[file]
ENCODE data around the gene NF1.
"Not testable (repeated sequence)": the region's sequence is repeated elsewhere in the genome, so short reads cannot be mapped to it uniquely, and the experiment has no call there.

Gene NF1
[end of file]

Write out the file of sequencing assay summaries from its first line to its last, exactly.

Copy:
ENCODE data around the gene NF1.
"Not testable (repeated sequence)": the region's sequence is repeated elsewhere in the genome, so short reads cannot be mapped to it uniquely, and the experiment has no call there.

Gene NF1